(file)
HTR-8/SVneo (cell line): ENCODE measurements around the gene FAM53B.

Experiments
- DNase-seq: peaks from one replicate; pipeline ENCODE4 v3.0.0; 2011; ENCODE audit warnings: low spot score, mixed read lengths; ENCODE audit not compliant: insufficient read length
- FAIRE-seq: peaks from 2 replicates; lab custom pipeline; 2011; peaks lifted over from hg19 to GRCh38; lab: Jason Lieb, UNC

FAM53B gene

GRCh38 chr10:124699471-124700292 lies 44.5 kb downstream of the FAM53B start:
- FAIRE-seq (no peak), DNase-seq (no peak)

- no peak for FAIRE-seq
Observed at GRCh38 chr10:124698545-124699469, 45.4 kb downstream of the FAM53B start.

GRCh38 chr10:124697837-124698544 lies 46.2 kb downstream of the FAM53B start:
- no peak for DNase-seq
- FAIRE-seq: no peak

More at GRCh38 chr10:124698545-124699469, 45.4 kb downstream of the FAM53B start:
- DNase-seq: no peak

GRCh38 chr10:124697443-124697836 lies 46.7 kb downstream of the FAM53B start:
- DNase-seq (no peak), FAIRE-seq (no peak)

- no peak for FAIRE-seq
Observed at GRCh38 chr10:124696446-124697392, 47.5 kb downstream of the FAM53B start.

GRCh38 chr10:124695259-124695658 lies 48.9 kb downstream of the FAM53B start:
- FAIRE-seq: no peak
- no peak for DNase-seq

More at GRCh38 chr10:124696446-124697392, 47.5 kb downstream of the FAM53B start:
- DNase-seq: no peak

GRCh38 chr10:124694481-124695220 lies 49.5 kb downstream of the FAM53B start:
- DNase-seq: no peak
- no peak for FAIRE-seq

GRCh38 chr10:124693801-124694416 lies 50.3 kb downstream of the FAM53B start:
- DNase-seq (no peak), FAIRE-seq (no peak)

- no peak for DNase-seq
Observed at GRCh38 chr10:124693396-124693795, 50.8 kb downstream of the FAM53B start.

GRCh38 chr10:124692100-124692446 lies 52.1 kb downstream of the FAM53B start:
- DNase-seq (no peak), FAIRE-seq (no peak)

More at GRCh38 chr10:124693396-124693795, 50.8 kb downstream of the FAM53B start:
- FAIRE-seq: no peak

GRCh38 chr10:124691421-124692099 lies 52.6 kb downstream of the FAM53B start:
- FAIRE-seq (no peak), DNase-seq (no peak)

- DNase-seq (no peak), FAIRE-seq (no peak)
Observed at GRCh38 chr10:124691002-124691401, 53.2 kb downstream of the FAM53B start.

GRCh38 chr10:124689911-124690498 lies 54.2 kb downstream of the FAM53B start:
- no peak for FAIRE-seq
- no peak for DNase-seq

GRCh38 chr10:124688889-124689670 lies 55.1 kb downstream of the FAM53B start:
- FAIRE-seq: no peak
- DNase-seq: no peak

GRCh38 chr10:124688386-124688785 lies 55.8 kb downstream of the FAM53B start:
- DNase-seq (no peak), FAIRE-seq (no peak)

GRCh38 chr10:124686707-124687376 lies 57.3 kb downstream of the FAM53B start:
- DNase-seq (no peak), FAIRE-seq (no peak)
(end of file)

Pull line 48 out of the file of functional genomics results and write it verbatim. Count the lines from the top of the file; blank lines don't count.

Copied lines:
- DNase-seq (no peak), FAIRE-seq (no peak)